Intermittent Asthma Requires Aggressive Treatment

Internal Medicine World ReportAugust 2006
Volume 0
Issue 0

From the American Academy of Allergy, Asthma & Immunology

MIAMI BEACH—Patients with intermittent asthma account for almost one half of all asthma-related emergency department visits, according to new data presented at the 2006 Annual Meeting of the American Academy of Allergy, Asthma & Immunology.

Robert T. Hsu, MD, with the VA Greater Los Angeles Healthcare System, and colleagues, analyzed pharmacy and diagnostic coding records from 202 adults aged 19 to 85 years who were treated for asthma in the emergency department from April through July 2002.

Of 180 total visits for asthma, 48% involved patients with intermittent asthma, which was defined as the infrequent use of asthma controller and reliever medications (ie, <4 asthma medication prescriptions in the previous 12 months). Subgroup analysis revealed that 40% (n = 64) did not need asthma medications at all, and 36% (n = 57) who could have been taking asthma medications did not require the use of emergency medications (ie, controller nor reliever) in the year before coming to the emergency department.


&#8220;Our findings were surprising. The &#8216;intermittents&#8217; are going to the emergency room in large numbers, and this should be a wake-up call,&#8221; Dr Hsu told . &#8220;The implications of the study are that a large number of these patients are not taking any medications at all. Primary care physicians may need to have more aggressive therapy with asthma controller medications.&#8221;

Vitamin D Linked to Wheezing

A second study presented at the meeting included data from a prospective study called Project Viva, which showed that pregnant women who had higher intakes of vitamin D during pregnancy had a lower risk of giving birth to children who will develop asthma during childhood than those with low levels of the vitamin.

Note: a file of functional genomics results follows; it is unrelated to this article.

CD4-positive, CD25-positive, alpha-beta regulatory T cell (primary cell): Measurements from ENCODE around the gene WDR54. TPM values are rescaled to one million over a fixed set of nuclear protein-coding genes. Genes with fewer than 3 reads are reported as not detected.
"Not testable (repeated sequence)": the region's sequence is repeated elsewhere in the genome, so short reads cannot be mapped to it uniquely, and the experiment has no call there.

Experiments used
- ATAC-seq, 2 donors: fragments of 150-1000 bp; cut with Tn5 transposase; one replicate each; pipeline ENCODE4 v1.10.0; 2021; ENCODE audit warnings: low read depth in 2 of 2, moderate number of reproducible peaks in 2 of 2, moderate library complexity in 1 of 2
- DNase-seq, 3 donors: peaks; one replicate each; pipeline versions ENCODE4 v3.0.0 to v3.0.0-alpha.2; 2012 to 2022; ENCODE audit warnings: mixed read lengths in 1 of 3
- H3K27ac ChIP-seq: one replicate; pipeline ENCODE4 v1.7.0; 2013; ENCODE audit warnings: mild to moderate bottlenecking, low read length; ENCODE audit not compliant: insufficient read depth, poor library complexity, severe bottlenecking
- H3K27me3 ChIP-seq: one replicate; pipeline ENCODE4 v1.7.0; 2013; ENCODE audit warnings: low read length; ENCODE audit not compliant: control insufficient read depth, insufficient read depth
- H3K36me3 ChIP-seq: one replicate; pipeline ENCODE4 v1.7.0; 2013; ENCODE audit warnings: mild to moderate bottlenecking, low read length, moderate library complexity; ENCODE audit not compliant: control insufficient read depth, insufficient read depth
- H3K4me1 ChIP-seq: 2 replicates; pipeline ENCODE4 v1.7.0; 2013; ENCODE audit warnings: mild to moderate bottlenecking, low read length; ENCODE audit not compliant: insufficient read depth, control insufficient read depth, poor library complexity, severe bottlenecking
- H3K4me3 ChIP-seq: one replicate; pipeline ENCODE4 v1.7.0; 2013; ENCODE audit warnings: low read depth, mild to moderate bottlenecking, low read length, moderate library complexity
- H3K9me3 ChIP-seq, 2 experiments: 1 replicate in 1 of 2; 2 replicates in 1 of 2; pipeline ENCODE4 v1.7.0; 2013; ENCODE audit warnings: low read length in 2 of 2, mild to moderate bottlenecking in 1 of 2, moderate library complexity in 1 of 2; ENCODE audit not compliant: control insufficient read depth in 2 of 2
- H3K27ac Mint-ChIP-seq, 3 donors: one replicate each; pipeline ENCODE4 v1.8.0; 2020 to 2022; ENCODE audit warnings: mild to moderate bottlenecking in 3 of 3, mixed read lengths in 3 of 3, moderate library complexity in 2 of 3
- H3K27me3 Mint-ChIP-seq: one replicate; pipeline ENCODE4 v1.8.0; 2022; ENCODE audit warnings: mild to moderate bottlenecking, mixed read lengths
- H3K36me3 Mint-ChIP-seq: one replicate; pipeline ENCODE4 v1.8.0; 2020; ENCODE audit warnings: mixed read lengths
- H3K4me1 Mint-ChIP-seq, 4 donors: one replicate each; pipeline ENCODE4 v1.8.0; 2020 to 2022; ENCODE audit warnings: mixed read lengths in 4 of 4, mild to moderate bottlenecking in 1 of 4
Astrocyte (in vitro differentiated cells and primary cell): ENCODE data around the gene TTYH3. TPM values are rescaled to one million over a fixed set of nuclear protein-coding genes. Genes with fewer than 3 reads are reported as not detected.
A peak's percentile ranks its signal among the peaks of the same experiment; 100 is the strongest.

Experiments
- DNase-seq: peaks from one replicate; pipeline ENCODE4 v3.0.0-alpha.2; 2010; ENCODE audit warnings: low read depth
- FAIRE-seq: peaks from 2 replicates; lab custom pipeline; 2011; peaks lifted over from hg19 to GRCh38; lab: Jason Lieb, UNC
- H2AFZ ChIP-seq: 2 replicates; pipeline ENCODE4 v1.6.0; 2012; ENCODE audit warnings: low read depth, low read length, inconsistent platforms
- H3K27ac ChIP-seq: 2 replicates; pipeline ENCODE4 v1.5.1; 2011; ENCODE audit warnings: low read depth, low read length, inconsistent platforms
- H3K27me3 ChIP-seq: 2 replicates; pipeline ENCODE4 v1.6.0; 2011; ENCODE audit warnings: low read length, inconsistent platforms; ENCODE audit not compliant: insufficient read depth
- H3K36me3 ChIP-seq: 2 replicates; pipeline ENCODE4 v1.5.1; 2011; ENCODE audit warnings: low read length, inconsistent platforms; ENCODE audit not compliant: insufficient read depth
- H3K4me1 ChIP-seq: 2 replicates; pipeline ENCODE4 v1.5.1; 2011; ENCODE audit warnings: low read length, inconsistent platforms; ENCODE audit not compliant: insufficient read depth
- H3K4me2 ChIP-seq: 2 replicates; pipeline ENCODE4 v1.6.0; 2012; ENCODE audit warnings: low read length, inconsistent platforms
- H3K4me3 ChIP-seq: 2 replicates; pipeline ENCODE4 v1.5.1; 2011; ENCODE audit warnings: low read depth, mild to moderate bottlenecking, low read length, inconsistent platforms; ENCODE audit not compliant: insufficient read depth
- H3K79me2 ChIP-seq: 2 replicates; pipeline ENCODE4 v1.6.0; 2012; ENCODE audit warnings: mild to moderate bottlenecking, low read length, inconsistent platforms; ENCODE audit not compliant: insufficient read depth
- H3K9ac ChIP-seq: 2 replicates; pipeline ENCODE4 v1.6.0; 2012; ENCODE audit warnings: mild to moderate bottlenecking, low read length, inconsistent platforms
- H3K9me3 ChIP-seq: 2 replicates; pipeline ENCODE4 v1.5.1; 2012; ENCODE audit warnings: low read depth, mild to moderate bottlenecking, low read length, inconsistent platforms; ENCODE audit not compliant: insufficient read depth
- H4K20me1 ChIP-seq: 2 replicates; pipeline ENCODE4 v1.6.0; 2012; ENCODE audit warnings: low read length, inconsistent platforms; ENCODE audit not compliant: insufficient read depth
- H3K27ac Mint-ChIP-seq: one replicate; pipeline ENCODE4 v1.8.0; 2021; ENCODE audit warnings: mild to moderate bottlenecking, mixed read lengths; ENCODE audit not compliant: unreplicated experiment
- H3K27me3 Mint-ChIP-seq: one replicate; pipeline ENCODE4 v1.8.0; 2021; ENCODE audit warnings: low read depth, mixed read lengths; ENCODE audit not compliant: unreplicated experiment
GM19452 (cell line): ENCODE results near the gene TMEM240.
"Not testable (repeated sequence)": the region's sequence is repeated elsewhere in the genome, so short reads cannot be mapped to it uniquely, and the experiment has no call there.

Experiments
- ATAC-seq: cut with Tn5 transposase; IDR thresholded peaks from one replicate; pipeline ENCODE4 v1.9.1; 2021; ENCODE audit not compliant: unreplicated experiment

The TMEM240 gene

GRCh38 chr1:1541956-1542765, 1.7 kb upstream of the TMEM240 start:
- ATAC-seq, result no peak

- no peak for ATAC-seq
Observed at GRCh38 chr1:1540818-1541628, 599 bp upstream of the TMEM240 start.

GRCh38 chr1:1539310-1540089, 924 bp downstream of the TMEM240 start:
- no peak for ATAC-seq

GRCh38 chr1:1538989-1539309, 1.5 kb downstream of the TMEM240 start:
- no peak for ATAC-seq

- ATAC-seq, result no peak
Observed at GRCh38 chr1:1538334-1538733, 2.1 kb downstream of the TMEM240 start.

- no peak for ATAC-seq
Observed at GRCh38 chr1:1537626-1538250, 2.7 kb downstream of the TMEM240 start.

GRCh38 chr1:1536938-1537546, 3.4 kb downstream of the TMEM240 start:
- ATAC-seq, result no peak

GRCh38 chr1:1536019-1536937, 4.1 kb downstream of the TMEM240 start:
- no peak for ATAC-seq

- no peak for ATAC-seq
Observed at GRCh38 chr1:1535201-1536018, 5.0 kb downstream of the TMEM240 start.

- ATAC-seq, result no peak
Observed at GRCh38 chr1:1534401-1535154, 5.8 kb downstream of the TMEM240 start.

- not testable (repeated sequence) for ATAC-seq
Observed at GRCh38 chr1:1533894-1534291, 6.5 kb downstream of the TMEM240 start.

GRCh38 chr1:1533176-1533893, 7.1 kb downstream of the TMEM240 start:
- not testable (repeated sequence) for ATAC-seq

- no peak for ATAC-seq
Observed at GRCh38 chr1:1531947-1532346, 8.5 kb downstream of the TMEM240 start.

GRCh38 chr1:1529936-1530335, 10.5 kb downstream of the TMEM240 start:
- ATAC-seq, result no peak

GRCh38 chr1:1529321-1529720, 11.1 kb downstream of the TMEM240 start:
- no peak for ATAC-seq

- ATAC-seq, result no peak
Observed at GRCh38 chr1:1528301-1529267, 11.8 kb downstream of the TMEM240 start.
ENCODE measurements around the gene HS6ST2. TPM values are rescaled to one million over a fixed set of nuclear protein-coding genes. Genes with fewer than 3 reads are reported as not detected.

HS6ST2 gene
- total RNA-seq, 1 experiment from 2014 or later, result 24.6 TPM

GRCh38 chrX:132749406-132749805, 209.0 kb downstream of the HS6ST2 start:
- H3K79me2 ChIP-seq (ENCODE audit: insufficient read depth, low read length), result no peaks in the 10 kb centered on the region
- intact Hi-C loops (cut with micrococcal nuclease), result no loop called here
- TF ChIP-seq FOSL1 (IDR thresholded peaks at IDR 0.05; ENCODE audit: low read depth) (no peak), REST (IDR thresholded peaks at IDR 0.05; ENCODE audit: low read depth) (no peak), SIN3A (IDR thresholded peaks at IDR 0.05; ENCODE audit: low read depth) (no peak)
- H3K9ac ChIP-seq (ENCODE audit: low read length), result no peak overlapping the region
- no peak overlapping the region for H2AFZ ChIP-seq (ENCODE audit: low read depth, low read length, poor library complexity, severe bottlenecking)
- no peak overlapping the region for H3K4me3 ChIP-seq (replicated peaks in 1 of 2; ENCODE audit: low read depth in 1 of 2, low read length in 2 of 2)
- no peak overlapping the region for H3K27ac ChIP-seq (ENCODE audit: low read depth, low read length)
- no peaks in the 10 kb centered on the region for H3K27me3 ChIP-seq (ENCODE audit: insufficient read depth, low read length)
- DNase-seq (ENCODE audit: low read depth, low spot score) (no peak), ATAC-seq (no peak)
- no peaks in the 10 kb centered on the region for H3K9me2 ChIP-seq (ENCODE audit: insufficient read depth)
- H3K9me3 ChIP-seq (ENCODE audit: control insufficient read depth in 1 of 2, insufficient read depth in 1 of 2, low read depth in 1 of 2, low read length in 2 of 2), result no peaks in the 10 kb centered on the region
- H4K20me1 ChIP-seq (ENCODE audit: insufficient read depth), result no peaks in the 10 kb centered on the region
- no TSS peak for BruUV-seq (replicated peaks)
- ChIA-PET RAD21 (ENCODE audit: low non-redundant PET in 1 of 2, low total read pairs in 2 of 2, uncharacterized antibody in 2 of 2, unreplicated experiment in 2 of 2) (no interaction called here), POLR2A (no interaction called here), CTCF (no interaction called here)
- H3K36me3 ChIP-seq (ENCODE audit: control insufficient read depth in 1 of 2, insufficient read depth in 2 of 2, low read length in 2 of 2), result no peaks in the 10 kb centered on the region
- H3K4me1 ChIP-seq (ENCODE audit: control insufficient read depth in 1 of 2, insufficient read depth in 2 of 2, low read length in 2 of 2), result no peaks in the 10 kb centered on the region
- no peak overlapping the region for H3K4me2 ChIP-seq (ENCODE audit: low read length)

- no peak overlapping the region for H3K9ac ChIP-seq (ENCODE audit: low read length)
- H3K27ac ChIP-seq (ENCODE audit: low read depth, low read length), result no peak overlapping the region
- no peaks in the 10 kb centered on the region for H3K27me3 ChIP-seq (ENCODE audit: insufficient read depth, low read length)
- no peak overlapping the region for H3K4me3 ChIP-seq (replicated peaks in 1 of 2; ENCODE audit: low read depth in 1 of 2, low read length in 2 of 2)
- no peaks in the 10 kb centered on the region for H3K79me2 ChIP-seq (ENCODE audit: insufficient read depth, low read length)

Although vitamin D is known to have many important immunologic benefits, its relationship to asthma had not been well studied. This recent study looked at maternal intakes of vitamin D during pregnancy (assessed via a validated food frequency questionnaire in the first and second trimesters) and the incidence of childhood wheezing events among 1306 mother&#8211;child pairs.

Mean total vitamin D intake during pregnancy was 550 IU/day. Multivariate logistic regression models that controlled for 10 factors showed that a 100-IU increase in daily maternal vitamin D intake lowered the risk of her child developing wheezing, including &#8220;any wheeze,&#8221; defined as mother-reported wheeze during years 1 or 2 of the child&#8217;s life, and &#8220;recurrent wheeze,&#8221; defined as wheeze in both years.

Further adjustment for maternal intake of fruits, vegetables, and fish did not change the results. The inverse association persisted regardless of whether vitamin D was obtained from diet or nutritional supplements.

&#8220;Women who are pregnant...need to be aware that vitamin D is something we are linking to wheezing in children, and this is another factor for physicians to consider when caring for women of childbearing age,&#8221; Carlos Camargo Jr., MD, of Harvard Medical School, Boston, told IMWR.

He added that &#8220;People have not really appreciated enough that our intake of foods with vitamin D, such as milk and fish, has declined in the last 10 years, and a lot of us live in latitudes where we can&#8217;t make enough vitamin D from the sun between November and March. If you aren&#8217;t consuming it in food or a supplement, you are at higher risk. Some women may need supplements, [which] have been shown to be effective.&#8221;

It is estimated that 20.3 million Americans have asthma, including 9 million children under the age of 18 years.

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